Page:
The Sustainability Product Scorecard at IKEA : - framework and range analysis

Detta är en Master-uppsats från KTH/Maskinkonstruktion (Inst.); KTH/Maskinkonstruktion (Inst.)

Författare: Philip Nedergaard; Rebecca Töreman; [2012]

Nyckelord: ;

Sammanfattning:

The Sustainability Product Scorecard (SPS) is a new tool developed by IKEA of Sweden and it is used to measure the level of sustainability of each product within the range. Eleven weighted criteria are used to evaluate each product and the calculated score is compared to the targeted level of a

More Sustainable product. The total score of the range is then to be compared with the overall goal for fiscal year 2015 of having 90% of the sales share deemed as More Sustainable.

The purpose of this thesis is to score and analyse parts of the running range and evaluate how to best meet the goals of FY15. Also, there is a need to further integrate the SPS tool in the new product development process since the initial implementation has met resistance and a subjective interpretation of how and when to work with the tool has arisen.

The objectives of this thesis required an initial exploratory research approach to be able to get a holistic view of the problem at hand. As the problem became less vague from a deeper understanding, unnecessary data and approaches could be filtered out. The use of interviews provided qualitative findings, whereas the scoring process gave quantitative data for analysis.

The investigation into the usage of the SPS tool and the scoring process has been performed at two departments. The first,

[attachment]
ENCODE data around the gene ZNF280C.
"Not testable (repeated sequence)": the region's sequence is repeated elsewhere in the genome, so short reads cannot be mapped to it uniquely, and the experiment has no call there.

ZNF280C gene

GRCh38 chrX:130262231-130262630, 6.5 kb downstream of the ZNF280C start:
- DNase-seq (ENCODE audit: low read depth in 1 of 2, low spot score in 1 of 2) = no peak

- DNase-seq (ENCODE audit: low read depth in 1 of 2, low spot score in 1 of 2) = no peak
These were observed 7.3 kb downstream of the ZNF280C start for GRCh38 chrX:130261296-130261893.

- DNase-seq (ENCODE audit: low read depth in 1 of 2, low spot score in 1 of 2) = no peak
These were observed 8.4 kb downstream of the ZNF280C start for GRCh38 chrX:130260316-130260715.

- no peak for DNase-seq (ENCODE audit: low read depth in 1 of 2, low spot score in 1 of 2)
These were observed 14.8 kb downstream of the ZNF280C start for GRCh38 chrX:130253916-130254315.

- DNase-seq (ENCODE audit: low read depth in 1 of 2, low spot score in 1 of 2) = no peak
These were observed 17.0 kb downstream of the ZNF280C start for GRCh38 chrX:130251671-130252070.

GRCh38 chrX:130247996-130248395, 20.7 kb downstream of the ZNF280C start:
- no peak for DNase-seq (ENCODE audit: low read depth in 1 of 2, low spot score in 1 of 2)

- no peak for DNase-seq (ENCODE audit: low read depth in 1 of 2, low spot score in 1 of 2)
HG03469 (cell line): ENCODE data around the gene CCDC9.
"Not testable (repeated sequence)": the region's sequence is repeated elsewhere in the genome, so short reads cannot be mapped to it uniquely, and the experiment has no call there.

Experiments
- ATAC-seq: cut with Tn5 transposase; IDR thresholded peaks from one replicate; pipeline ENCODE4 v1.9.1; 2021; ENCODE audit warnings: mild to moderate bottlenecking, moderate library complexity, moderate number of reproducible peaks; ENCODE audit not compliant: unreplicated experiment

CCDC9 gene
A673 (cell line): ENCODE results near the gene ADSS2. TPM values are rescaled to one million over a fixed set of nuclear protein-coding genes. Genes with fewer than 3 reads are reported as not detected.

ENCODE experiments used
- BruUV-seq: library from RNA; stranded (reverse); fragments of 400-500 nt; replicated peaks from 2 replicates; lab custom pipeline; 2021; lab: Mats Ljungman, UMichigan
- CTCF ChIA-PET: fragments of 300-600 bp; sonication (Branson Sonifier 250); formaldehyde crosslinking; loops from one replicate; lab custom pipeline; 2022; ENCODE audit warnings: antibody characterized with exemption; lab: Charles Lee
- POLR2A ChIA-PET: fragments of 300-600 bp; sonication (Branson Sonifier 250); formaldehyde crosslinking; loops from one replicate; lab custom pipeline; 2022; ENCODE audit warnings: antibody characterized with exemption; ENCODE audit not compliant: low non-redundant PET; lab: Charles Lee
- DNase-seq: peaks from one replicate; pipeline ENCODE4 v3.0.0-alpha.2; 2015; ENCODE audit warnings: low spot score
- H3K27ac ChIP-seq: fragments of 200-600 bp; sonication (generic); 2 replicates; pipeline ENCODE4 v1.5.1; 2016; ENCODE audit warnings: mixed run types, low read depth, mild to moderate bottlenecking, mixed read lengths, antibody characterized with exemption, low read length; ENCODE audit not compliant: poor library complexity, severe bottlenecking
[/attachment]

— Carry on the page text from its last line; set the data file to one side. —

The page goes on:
Lighting, has by the end of this thesis a sales share of 25% More Sustainable products. The second, Store and Organize, reached further with 47% of its sales share being deemed as More Sustainable. The interviews performed and the experience gained throughout this process has shown that Lighting has come further with the integration of the tool, partly due to the fact that it is smaller, and thus less integration is need, and partly because a fixed and consistent way of working with the SPS tool has been deployed. At the second department, and the business area to which it belongs, the interviews have shown that there is frustration and confusion regarding both how and when to use the SPS tool.

Based on the findings,

Lighting should focus on solution that can be used across the entire range, e.g. including low energy bulbs or redesign the lampstands used. Store and Organize should focus on individual product families and actions should be taken regarding the materials in, and the quality of, the products, as well as the suppliers used. A framework has also been developed to enable a consistent way of work with the purpose of removing the subjective interpretations that have been present.

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